Renal transplantation in adult patients can be performed also quite successfully in pediatric patients. The causes of renal failure in children are different than in adults. Renal failure in childhood is usually caused by congenital causes. The incidence of renal failure in children is around 10-15 people per 1 million.
The most common causes of renal failure in children;
PUV (Posterior urethral valve)
Vesicoureteral reflux (urine leakage from the bladder to the kidney)
Urinary tract infections
Congenital disorders of kidneys
Glomerular diseases of the kidney
The children with untreated cancer disease, untreated infectious diseases and low chance of life are not allowed to transplantation.
Kidney transplantation can be performed even in children under one year of age. However, it is necessary to have a small kidney suitable for this baby. The most important problem in kidney transplantation in young infants is that after a large volume of kidney is inserted into the body, this kidney should be able to draw blood in the circulatory system and the heart must be strong enough to pump enough blood into this organ. Therefore, for children with a body weight of 20 kg or less, the volume of the kidney should be small. A small volume of kidney can either be provided by cadaveric organ donation, or can be found by donating kidney of small bodied mother or father to their children.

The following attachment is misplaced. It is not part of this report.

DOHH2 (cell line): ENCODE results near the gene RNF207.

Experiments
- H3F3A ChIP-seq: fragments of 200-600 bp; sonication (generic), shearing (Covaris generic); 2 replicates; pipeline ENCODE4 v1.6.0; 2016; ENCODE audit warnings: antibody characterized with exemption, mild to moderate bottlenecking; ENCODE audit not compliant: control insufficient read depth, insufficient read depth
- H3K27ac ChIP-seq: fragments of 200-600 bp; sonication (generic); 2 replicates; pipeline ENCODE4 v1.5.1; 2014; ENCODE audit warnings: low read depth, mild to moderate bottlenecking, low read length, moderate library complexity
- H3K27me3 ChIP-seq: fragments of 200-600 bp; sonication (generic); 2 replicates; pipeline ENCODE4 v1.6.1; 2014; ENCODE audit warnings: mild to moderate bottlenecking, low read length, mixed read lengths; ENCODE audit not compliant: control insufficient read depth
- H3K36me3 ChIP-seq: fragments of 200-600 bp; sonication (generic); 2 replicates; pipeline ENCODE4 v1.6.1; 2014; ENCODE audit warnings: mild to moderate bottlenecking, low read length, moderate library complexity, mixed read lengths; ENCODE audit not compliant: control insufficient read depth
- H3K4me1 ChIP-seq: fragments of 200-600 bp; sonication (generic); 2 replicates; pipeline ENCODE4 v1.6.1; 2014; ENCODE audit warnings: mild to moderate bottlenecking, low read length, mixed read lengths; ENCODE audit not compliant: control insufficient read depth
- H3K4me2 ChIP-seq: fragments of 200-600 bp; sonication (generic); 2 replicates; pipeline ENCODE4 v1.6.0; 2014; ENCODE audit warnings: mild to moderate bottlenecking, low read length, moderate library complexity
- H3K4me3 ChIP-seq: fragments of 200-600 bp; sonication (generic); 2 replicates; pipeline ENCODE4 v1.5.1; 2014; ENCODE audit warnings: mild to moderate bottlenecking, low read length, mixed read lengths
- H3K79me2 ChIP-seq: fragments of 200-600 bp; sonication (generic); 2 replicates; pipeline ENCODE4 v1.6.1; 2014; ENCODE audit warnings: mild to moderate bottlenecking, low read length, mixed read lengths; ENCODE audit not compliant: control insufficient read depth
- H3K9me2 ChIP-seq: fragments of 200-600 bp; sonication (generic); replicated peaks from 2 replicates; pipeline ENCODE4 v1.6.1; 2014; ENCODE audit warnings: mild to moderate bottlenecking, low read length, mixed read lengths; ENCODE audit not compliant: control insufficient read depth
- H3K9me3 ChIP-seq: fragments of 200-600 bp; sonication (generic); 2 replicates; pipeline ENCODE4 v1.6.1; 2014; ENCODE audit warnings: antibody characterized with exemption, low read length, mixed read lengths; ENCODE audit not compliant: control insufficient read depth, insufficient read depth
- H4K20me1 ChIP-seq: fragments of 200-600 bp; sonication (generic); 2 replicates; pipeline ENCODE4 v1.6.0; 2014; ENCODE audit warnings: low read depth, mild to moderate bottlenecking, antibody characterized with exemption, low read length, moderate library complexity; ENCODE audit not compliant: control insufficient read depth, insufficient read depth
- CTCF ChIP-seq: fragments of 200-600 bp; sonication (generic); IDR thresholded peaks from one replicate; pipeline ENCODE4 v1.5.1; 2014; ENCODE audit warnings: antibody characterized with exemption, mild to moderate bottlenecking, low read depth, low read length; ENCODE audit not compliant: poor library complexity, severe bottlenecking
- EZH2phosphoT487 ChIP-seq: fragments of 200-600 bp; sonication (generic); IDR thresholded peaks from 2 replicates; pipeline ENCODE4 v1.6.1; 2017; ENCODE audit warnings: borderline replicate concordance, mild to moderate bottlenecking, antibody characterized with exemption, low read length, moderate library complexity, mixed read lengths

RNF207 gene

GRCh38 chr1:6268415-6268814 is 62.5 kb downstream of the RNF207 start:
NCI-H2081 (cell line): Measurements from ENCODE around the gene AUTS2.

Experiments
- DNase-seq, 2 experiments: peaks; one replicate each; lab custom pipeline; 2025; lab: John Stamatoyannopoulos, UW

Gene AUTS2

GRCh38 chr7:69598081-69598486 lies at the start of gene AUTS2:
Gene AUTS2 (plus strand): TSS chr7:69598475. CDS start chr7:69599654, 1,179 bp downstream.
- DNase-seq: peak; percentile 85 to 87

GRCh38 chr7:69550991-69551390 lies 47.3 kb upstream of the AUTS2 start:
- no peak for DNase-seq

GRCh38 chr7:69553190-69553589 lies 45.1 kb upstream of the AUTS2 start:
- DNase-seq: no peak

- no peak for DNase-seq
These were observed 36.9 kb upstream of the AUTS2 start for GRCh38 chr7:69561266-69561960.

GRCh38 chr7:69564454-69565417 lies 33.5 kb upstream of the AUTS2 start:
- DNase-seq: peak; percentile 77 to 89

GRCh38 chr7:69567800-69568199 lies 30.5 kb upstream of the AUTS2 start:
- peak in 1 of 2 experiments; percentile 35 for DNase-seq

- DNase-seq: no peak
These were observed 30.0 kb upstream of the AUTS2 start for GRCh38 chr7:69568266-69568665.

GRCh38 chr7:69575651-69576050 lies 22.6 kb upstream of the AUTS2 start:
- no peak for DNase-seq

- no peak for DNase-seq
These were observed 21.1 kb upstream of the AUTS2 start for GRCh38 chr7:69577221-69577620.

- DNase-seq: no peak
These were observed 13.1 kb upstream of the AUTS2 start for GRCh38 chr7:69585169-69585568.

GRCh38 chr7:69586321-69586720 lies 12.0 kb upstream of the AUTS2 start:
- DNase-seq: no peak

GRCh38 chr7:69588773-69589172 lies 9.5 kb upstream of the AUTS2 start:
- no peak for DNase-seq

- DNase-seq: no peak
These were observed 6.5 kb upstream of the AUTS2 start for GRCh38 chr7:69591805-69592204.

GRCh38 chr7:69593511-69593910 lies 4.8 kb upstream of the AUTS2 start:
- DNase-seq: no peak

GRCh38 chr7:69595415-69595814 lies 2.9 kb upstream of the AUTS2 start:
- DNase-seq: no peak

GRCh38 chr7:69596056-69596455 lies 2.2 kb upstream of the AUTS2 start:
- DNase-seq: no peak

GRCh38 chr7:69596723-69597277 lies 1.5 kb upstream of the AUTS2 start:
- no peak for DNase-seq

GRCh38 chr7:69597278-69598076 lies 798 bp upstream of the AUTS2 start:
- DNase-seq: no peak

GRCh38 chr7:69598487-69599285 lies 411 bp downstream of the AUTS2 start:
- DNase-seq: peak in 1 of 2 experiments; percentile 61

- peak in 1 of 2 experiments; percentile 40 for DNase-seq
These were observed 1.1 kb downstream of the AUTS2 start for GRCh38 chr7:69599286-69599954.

In children with a body weight greater than 30 kg, renal transplantation is performed in a manner similar to that in adults. The kidney is placed on the outside of the abdominal membrane and its vessels are connected to the large vessels leading to the leg. In children under 10 kg of body weight, the vessels of the kidney placed in the midline through the abdomen are connected to the largest vessels in the body, the aorta and vena cava.